|The North American Monsoon
The North American Monsoon typically affects Arizona, New Mexico, Southern California, Utah, and Colorado. For
the purpose of this paper, I will focus on Arizona. The North American Monsoon is a regional-scale circulation
that develops over southwest North America during the months of July through September. It is associated
with a dramatic increase in rainfall that occurs over what is normally an arid region of North America. The
NWS officially signifies the start of the monsoon when 3 consecutive days have passed with the dew point
above 54 degrees F. Typically the southwest will see airmass thunderstorms develop well before the
NWS "official" start of the monsoon season.
The monsoon is a seasonal change in upper level winds from the polar westerlies to tropical easterlies
and a change from very dry west winds aloft to moist winds aloft from the east or southeast.
The monsoon is an annual occurrence as the sub-tropical ridge shifts poleward during the summer months. As
this occurs, the ridge elongates to the west and ushers in warm moist air into the region. A thermal
low also sets up over the Desert Southwest due to the intense surface heating providing an optimal
pressure gradient from the east-southeast.
The source regions for the moisture influx are the Gulf of Mexico, southern plains, Sonoran Plateau,
and the Gulf of California.
The worst days for activity across Arizona occur during a "Gulf Surge". A Gulf of California moisture
surge is a low-level influx of moist, relatively cool air that moves northward over the Gulf of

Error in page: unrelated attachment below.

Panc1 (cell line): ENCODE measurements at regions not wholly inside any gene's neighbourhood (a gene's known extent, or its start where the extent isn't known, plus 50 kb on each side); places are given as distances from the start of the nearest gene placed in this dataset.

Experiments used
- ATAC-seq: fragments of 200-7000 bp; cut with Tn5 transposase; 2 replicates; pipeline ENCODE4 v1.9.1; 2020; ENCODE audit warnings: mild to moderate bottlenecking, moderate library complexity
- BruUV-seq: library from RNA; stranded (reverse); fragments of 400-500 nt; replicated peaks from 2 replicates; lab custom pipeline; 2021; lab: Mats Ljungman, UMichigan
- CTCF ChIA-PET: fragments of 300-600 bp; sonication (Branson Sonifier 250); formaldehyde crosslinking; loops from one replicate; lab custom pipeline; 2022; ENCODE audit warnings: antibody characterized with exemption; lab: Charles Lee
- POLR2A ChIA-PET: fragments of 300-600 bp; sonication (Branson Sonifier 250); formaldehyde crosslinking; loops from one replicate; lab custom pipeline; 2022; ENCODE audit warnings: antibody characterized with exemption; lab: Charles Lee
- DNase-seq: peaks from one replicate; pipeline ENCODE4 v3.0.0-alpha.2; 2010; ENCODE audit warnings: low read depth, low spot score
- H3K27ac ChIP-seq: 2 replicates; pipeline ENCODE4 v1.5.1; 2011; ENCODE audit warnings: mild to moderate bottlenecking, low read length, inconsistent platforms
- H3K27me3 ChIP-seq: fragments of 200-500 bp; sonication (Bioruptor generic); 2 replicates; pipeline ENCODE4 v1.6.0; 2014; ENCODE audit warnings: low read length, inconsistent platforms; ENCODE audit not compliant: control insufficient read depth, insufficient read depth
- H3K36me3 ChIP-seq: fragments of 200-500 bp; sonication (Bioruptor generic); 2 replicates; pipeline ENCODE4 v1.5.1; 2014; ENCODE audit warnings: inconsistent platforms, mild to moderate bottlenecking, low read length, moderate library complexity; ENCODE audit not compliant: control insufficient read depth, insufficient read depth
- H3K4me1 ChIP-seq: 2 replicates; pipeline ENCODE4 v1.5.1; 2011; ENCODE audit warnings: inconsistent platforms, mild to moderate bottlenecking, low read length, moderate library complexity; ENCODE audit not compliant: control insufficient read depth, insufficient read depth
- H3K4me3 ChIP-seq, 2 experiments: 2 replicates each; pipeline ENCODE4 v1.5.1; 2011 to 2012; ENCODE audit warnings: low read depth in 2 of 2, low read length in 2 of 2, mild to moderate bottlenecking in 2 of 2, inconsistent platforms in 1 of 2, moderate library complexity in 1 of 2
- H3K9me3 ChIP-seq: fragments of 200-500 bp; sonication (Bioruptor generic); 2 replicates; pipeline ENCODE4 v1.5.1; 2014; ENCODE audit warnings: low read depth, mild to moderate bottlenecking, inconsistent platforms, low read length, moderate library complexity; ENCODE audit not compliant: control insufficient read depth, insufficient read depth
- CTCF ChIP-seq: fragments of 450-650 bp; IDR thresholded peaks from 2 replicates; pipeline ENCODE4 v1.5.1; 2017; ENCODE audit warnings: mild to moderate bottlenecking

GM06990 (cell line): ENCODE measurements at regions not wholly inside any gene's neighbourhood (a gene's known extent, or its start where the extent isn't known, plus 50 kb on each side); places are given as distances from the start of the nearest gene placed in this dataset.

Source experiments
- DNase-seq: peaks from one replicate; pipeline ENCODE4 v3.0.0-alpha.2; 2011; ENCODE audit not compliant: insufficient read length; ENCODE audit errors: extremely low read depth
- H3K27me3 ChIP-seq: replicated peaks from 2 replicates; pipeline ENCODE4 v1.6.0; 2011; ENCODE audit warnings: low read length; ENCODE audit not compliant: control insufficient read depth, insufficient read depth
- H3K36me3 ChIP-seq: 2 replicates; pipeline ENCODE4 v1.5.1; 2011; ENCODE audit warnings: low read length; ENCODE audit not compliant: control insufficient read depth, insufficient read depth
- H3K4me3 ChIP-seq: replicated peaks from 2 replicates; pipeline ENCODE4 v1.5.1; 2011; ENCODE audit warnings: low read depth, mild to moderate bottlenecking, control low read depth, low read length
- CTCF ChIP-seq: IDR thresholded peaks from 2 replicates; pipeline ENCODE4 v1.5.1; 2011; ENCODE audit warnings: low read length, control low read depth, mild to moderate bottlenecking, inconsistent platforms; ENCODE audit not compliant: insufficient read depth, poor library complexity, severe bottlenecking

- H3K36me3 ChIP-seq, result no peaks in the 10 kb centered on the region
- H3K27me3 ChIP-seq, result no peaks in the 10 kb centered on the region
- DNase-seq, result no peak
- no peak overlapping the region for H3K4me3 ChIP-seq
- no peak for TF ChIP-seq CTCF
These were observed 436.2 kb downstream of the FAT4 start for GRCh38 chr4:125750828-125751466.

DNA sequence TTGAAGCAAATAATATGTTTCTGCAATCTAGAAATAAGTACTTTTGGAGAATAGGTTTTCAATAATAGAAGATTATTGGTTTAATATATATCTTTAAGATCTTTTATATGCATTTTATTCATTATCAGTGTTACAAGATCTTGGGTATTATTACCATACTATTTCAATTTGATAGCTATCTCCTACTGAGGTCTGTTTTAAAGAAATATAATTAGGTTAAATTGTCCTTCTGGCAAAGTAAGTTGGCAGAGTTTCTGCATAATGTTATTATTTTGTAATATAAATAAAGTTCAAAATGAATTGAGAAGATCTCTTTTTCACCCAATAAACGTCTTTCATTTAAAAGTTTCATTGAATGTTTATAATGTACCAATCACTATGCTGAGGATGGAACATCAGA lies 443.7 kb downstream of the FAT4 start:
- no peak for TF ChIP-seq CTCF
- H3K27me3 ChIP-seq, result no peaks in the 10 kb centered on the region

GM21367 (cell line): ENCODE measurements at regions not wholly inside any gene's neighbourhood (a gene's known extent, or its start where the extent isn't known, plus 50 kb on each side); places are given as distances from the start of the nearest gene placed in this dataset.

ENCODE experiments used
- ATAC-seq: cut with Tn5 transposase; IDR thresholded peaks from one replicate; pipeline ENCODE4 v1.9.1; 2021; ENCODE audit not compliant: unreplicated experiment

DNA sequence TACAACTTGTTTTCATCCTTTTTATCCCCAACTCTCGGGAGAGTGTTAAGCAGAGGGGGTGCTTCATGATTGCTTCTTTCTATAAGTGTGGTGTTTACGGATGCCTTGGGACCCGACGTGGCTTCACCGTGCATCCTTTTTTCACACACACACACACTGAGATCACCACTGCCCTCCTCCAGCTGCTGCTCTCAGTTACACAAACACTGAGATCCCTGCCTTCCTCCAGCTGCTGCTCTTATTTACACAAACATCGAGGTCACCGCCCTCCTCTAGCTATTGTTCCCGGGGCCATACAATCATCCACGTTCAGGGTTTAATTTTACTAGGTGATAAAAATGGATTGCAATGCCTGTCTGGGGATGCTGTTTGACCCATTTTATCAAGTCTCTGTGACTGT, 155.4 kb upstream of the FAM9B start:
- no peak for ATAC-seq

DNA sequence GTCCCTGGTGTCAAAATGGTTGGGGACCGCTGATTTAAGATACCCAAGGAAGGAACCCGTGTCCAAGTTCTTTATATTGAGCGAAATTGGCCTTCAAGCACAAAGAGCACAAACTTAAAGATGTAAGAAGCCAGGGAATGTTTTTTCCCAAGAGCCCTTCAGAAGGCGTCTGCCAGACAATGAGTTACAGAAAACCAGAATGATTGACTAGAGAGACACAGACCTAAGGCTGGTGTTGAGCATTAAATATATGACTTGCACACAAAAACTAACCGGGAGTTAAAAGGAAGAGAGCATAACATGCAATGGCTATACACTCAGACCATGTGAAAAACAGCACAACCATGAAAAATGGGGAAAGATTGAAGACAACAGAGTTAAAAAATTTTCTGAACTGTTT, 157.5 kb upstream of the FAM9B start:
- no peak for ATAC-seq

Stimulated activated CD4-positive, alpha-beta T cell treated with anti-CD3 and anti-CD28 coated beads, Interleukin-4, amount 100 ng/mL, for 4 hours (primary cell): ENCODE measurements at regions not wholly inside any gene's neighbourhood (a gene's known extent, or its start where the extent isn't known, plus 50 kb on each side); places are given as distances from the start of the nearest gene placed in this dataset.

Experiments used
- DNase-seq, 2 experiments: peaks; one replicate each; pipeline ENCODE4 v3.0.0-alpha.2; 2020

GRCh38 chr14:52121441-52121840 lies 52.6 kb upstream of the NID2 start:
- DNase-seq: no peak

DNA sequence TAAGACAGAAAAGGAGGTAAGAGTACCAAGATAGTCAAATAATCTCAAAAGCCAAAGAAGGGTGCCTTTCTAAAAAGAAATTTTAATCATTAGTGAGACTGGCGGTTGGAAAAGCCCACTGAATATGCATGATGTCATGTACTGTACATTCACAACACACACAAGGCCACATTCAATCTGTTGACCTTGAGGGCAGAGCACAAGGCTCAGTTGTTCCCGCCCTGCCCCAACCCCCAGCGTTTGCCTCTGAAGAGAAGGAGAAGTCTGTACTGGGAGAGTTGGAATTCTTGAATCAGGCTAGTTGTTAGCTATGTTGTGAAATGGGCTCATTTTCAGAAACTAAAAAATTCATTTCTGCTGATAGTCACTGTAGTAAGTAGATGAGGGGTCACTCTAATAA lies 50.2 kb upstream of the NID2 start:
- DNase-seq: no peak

California and into Arizona. Surges of moisture from the Gulf of California provide the fuel
that feeds the wide spread and intense storms that form across Arizona. A Gulf Surge can
occur whenever the surface based thermal low over the southwest intensifies at the same
time large thunderstorm complexes are forming over northwest Mexico. Many of the severe
and heavy rain producing thunderstorms that form across Arizona during the monsoon are
directly related to Gulf of California moisture surges. The most common
large-scale pattern observed before a Gulf of California surge is an easterly
wave passing over central portions of Mexico at the same time mid-level high
pressure and very high surface temperatures are plaguing Arizona. Not all Gulf
of California surges are created equal. Some surges are shallow and weak with
virtually no affect on Arizona except to increase the humidity. Surges of
moderate depth and strength can penetrate all the way into the Mogollon Rim
country with a distinct upswing in convective activity across Arizona. Occasionally,
maybe once or twice a monsoon season, a strong and deep surge will find
its way into Arizona. This is when the real fireworks begin!
As this moisture moves into the southwest, a combination of orographic lift caused by the mountains
and intense surface heating causes thunderstorms to develop across the region.
The monsoon season typically begins early July when we see east/southeast winds and an
increase in moisture aloft. Storms will develop initially over the mountains with some
development in the valleys with the rain never reaching the surface (virga). The problem
with these dry storms is significant downbursts and dust storms due to evaporational